Wednesday, August 2, 2017

FYE: Ratchets: No going back

Have you ever had to change a flat tire on a car? It's a chore that hasn't changed much from the very first days of driving.

"Alice Huyler Ramsey (1887-1983) in 1909. Asphalt roads were a rarity and repairs frequent during the pioneer cross-country drive of Alice Huyler Ramsey in 1909. Shown here changing a tire on her green Maxwell."
By, Public Domain,

"Good driving has nothing to do with sex. It’s all above the collar." Alice Ramsey

Alice Ramsey had to change tires 11 times in her successful 1909 attempt to become the first woman to drive almost 4000 miles from the East Coast of the United States to the West Coast.

If you have changed one, or if you've ever closely watched someone doing it, then one thing quickly becomes apparent--for safety, you don't want the car falling back down onto the ground (and onto you!). Once you begin lifting the car, then you want it to securely keep going only upwards, until the time that you decide to bring it down again, under control.

The way that you guarantee that the car will only go in one direction while being lifted is to use a tool called a jack. You can see Ramsey's jack in the center front of the photo--it doesn't look that much different from the jacks used on cars in the 1960s and 1970s.

The way that a jack ensures motion in only one direction is through the use of a ratcheting mechanism. These Wikipedia images show how a ratchet works to ensure movement in only one direction.


A jack is an example of how a physical ratchet works on real objects in the material natural world. Now we're going to use that literal ratchet in a more figurative way, in order to understand the more abstract way in which science is progressive.

Visualize the sum of all human knowledge as the gear. No one human has access to everything that that gear represents, but taken all together, we--by definition--know everything that humans know.

The pawl is validation of that knowledge. If the ratchet works correctly, then it keeps moving forward, and new and validated knowledge keeps being added, while false claims and other misinformation is prevented from being added to (and ruining) the gear.

That's why reality-based client-centered healthcare professionals don't resort to "energy medicine" or vitalism or any number of discredited alt-med ideas that MT in the US actively promotes as being associated with massage. Those ideas have been tested, repeatedly, and they failed.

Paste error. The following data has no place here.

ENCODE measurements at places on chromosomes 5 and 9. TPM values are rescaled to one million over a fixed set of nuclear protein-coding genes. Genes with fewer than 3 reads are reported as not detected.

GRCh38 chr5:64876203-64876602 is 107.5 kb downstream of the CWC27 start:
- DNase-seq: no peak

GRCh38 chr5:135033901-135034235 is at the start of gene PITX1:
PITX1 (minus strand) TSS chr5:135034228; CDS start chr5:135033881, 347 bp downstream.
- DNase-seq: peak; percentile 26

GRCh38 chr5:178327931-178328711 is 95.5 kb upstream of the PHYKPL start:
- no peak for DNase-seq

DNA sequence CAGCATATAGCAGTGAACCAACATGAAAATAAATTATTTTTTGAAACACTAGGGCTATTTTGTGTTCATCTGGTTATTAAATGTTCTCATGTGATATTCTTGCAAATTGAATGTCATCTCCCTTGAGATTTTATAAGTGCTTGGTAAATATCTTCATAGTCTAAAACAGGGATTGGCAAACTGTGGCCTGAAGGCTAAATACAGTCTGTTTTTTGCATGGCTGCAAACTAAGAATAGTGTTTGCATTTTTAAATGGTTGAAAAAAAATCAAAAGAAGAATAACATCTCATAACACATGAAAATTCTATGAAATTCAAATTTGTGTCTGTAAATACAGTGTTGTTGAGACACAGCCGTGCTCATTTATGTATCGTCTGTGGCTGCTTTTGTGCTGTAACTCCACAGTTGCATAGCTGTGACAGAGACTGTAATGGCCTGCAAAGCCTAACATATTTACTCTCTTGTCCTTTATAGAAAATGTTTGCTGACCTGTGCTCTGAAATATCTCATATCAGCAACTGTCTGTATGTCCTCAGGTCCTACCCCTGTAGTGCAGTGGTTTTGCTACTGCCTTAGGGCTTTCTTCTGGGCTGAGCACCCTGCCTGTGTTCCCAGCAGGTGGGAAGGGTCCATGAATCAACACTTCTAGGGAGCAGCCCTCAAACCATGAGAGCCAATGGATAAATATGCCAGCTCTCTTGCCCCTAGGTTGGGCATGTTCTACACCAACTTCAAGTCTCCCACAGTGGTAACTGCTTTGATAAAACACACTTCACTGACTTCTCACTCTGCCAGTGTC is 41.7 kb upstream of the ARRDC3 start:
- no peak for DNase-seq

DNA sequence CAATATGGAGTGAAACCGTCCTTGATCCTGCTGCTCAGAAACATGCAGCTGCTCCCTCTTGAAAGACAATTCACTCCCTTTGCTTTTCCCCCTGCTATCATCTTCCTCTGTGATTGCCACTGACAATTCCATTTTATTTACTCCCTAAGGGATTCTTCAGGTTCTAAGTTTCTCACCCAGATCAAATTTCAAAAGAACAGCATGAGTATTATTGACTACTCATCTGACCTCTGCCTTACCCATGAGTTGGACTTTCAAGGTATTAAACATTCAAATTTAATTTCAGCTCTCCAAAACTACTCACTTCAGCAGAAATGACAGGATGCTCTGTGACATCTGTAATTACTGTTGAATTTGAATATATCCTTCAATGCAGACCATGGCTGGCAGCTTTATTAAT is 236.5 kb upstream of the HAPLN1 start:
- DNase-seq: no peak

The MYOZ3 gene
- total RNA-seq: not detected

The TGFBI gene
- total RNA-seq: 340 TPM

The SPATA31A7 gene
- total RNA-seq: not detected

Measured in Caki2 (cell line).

No number of mulligans or do-overs is going to make them true, because they are not true. We have the choice of accepting that fact and moving forward with our clients and our prospective healthcare professional colleagues, or of losing ourselves in that denial of reality, hoping in vain that, just this once, the metaphorical ratchet will--against all nature--run backwards and finally, finally, validate those ideas.

Applying the principle of charity: a lot of people who truly believe in an idea don't know that that idea has been tested repeatedly, and has repeatedly failed the test. Others know that intellectually, but feel that the emotional and psychological consequences of deeply understanding the consequences of that fact are too high for them to pay.

Sometimes, you will see people who don't understand science misinterpret research literacy to mean that every hypothesis in every research study has a 50-50 chance of being true. Reality literally seems to them as though you could flip a coin, and it really could go either way.

I want you to have a more solid and deep understanding than that. If you understand that there is a scientific consensus about knowledge of the natural world--not a perfect, complete, frozen one, but rather a provisional, incomplete, and contingent one--then you are already in a better position to evaluate the validity of knowledge claims (and to protect your client and yourself from fraudulent ones) than most people are.

Behaviors that you are not expected to tolerate: The physicist Robert Oppenheimer said, "There must be no barriers to freedom of inquiry … There is no place for dogma in science. The scientist is free, and must be free to ask any question, to doubt any assertion, to seek for any evidence, to correct any errors. Our political life is also predicated on openness. We know that the only way to avoid error is to detect it and that the only way to detect it is to be free to inquire. And we know that as long as men are free to ask what they must, free to say what they think, free to think what they will, freedom can never be lost, and science can never regress.".

That is literally true, but scientifically-literate people also know that the ratchet effect of validation and the scientific method serve to test and discard false ideas, and to prevent them from being incorporated into the sum total of human knowledge. We don't revisit "energy medicine", reiki, or vitalism any more than we revisit the possibility that 2 + 2 = 7, and for exactly the same reasons.

Always be open to something new going forward, and if it doesn't match the consensus of human knowledge about the material physical natural world, ask yourself why that is. If it's a truly new frontier finding, then you can reasonably expect people to work hard to resolving the apparent contradictions, and to communicate that information credibly to you. But if it's just another eternal revival of an idea that's been discredited, and the person reviving it hasn't done the homework to know that it's already been discredited many times--or, if they know that, but they just don't care--you're under no obligation to spend your time on a futile argument.